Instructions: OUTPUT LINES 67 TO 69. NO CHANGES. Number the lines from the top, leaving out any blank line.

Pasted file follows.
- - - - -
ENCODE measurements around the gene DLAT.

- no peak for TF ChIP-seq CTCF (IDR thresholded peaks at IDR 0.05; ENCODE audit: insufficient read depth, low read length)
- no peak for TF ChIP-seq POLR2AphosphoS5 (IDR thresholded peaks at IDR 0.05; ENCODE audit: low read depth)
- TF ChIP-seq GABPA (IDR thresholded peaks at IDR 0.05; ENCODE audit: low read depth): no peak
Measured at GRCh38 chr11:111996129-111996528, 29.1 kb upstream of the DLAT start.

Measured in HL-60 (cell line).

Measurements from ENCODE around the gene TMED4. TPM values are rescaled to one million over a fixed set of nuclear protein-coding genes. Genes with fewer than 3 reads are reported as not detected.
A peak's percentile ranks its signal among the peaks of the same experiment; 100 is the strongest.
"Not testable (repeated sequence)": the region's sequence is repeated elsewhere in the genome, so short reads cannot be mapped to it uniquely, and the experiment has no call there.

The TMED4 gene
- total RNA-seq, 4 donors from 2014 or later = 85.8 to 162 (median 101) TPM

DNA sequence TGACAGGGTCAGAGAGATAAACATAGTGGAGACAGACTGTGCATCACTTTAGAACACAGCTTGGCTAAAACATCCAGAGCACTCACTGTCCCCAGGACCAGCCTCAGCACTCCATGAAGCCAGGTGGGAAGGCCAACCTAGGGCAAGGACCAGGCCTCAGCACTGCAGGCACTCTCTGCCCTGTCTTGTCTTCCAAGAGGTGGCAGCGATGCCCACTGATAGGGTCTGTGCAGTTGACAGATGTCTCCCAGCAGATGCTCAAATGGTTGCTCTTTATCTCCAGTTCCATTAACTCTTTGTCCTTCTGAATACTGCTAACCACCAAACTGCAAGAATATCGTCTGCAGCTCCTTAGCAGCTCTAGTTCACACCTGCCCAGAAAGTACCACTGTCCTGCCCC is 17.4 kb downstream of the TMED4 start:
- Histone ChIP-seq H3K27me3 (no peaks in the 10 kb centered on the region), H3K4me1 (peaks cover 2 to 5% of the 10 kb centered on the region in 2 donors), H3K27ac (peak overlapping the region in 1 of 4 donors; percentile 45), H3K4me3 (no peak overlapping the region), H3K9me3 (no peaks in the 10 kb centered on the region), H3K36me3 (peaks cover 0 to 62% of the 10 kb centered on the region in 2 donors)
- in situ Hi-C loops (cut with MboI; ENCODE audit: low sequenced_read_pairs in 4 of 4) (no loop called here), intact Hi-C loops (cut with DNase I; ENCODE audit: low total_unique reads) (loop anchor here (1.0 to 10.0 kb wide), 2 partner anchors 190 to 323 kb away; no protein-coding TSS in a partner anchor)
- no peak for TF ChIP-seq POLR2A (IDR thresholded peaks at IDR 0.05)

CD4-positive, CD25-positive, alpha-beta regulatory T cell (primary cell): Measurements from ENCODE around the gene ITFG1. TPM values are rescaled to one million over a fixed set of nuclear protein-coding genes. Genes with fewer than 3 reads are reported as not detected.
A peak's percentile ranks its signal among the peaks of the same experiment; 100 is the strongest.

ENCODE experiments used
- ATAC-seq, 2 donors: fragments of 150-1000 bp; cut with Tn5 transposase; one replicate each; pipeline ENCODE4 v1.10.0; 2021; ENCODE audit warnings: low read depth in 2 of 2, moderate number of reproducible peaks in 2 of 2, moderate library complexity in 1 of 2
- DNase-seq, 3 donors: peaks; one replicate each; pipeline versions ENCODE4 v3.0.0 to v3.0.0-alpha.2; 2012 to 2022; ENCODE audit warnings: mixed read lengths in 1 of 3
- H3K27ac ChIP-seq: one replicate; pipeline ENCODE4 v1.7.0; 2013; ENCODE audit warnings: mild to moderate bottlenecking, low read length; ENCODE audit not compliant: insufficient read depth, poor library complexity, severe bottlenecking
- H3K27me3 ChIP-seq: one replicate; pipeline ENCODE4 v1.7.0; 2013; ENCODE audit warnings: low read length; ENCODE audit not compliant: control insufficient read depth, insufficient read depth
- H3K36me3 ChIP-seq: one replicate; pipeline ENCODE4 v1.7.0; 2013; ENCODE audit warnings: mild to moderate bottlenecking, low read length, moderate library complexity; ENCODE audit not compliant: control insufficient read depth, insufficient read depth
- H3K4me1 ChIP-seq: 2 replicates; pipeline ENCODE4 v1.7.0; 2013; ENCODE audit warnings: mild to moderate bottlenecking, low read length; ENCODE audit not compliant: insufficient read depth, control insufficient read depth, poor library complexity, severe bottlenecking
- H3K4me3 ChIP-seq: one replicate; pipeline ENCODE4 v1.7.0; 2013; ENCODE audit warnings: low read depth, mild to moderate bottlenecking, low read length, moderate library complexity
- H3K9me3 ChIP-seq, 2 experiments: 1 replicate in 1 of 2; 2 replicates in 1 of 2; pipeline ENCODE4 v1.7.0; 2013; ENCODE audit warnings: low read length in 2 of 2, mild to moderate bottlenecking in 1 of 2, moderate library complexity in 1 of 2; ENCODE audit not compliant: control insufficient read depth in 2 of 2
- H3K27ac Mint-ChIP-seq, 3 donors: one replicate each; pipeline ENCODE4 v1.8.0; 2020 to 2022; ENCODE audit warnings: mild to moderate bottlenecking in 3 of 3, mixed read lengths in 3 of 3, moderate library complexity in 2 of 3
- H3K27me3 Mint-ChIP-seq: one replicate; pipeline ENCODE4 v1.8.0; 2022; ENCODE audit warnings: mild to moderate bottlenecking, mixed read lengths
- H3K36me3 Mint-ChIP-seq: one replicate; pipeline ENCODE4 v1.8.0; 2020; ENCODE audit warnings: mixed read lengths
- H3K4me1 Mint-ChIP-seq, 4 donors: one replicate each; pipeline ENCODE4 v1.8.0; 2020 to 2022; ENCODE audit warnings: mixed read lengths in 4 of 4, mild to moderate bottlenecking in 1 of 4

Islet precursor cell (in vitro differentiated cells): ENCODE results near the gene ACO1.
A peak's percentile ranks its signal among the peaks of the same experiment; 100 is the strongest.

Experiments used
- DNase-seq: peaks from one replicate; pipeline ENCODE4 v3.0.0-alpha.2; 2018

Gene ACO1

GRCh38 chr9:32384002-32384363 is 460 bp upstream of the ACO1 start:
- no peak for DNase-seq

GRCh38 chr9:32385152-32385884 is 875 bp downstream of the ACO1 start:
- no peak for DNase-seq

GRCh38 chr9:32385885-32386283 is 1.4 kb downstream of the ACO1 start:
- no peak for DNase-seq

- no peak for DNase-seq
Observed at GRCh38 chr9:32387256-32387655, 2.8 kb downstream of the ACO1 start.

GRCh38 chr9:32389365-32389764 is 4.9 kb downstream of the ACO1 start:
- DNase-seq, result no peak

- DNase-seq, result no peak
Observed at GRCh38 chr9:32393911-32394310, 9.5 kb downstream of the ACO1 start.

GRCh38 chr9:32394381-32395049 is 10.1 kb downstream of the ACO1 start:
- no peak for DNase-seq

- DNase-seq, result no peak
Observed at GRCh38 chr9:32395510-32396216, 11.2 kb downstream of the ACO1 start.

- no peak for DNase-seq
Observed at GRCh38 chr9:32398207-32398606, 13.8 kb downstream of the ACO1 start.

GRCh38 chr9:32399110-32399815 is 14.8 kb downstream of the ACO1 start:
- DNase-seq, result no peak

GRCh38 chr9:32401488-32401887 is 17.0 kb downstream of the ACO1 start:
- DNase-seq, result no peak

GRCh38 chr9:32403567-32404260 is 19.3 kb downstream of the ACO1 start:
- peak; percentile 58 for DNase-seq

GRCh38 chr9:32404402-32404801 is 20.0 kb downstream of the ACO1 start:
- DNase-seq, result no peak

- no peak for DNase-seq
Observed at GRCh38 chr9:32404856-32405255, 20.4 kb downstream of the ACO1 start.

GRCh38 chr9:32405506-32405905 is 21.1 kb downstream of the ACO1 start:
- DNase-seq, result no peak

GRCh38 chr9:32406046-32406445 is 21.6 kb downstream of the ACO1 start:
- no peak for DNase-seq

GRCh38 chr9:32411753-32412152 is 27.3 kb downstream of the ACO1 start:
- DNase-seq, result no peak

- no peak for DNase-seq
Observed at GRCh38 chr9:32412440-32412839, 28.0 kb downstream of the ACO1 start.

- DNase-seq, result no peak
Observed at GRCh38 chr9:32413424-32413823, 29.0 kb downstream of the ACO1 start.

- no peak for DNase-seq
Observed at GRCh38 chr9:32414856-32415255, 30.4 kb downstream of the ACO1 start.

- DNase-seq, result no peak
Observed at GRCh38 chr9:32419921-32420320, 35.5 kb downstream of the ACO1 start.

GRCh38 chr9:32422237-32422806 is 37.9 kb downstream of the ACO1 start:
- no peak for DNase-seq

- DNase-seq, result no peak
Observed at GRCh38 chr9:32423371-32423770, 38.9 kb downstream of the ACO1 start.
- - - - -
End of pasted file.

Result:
- no peak for DNase-seq

GRCh38 chr9:32411753-32412152 is 27.3 kb downstream of the ACO1 start:
- DNase-seq, result no peak